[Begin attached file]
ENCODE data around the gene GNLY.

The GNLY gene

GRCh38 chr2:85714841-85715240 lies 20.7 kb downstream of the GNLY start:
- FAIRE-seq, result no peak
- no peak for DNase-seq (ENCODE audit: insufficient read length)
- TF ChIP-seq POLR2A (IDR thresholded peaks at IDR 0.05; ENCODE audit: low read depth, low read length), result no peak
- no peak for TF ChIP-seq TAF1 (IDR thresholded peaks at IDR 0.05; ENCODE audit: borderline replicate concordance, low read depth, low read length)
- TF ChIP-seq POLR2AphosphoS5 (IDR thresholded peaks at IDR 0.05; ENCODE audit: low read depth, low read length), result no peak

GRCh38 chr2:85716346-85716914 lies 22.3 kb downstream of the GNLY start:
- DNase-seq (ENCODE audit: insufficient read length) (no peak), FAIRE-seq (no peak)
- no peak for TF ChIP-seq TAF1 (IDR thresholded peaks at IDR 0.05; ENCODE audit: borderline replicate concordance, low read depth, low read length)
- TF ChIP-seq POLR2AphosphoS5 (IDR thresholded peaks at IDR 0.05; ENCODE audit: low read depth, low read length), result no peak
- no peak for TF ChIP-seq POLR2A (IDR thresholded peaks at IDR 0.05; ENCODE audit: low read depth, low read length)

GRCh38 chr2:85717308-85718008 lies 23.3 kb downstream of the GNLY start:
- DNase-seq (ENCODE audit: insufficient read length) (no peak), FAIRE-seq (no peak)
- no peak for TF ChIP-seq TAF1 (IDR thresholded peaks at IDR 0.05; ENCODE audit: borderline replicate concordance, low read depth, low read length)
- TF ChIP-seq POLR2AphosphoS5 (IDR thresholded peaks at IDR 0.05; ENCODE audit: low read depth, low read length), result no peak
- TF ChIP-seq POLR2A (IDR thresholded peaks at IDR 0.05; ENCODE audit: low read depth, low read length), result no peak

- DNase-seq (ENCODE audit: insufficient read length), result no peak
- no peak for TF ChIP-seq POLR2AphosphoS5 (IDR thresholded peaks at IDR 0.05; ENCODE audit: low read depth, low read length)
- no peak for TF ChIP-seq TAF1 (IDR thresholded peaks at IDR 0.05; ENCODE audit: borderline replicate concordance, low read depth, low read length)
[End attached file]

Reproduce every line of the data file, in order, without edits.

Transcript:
ENCODE data around the gene GNLY.

The GNLY gene

GRCh38 chr2:85714841-85715240 lies 20.7 kb downstream of the GNLY start:
- FAIRE-seq, result no peak
- no peak for DNase-seq (ENCODE audit: insufficient read length)
- TF ChIP-seq POLR2A (IDR thresholded peaks at IDR 0.05; ENCODE audit: low read depth, low read length), result no peak
- no peak for TF ChIP-seq TAF1 (IDR thresholded peaks at IDR 0.05; ENCODE audit: borderline replicate concordance, low read depth, low read length)
- TF ChIP-seq POLR2AphosphoS5 (IDR thresholded peaks at IDR 0.05; ENCODE audit: low read depth, low read length), result no peak

GRCh38 chr2:85716346-85716914 lies 22.3 kb downstream of the GNLY start:
- DNase-seq (ENCODE audit: insufficient read length) (no peak), FAIRE-seq (no peak)
- no peak for TF ChIP-seq TAF1 (IDR thresholded peaks at IDR 0.05; ENCODE audit: borderline replicate concordance, low read depth, low read length)
- TF ChIP-seq POLR2AphosphoS5 (IDR thresholded peaks at IDR 0.05; ENCODE audit: low read depth, low read length), result no peak
- no peak for TF ChIP-seq POLR2A (IDR thresholded peaks at IDR 0.05; ENCODE audit: low read depth, low read length)

GRCh38 chr2:85717308-85718008 lies 23.3 kb downstream of the GNLY start:
- DNase-seq (ENCODE audit: insufficient read length) (no peak), FAIRE-seq (no peak)
- no peak for TF ChIP-seq TAF1 (IDR thresholded peaks at IDR 0.05; ENCODE audit: borderline replicate concordance, low read depth, low read length)
- TF ChIP-seq POLR2AphosphoS5 (IDR thresholded peaks at IDR 0.05; ENCODE audit: low read depth, low read length), result no peak
- TF ChIP-seq POLR2A (IDR thresholded peaks at IDR 0.05; ENCODE audit: low read depth, low read length), result no peak

- DNase-seq (ENCODE audit: insufficient read length), result no peak
- no peak for TF ChIP-seq POLR2AphosphoS5 (IDR thresholded peaks at IDR 0.05; ENCODE audit: low read depth, low read length)
- no peak for TF ChIP-seq TAF1 (IDR thresholded peaks at IDR 0.05; ENCODE audit: borderline replicate concordance, low read depth, low read length)